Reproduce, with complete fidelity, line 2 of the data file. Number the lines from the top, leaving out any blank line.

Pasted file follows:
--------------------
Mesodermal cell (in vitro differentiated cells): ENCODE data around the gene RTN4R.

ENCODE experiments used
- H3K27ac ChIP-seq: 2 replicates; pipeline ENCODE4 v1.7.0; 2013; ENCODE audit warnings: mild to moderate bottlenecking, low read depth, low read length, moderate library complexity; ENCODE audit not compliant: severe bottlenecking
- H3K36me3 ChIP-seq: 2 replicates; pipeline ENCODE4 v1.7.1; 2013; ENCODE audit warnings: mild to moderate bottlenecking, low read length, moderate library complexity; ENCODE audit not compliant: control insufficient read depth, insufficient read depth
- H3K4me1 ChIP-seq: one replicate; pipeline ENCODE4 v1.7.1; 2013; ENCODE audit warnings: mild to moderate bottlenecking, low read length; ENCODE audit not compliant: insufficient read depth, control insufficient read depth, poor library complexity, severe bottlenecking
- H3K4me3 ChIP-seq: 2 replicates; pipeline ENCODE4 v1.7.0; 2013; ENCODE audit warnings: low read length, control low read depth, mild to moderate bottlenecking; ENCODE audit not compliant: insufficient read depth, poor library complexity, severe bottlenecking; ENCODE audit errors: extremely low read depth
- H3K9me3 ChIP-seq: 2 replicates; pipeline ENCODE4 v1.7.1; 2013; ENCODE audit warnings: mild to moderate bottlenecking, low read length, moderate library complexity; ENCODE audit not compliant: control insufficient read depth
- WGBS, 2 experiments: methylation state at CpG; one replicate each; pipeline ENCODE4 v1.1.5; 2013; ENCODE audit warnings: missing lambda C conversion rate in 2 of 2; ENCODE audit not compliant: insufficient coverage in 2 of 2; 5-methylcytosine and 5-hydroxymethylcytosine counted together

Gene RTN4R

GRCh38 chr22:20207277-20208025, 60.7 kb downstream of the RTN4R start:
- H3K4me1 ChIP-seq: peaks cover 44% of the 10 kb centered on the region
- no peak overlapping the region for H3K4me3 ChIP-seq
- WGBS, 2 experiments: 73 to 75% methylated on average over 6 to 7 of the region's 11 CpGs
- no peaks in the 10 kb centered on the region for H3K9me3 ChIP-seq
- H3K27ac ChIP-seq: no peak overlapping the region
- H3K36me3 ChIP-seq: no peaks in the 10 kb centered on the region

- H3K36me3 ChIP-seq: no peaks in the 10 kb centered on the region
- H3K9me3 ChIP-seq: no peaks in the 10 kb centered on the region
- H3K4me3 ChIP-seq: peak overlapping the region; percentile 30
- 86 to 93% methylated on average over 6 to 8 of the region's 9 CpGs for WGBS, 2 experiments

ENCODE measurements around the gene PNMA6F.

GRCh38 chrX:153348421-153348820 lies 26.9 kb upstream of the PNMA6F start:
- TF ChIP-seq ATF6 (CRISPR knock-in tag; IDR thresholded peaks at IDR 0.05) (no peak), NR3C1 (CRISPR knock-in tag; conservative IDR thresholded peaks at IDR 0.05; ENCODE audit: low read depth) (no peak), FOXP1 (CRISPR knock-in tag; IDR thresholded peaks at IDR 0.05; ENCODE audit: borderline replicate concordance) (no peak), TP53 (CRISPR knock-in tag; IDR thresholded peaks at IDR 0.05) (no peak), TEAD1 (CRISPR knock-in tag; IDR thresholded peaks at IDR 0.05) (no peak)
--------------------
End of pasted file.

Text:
ENCODE experiments used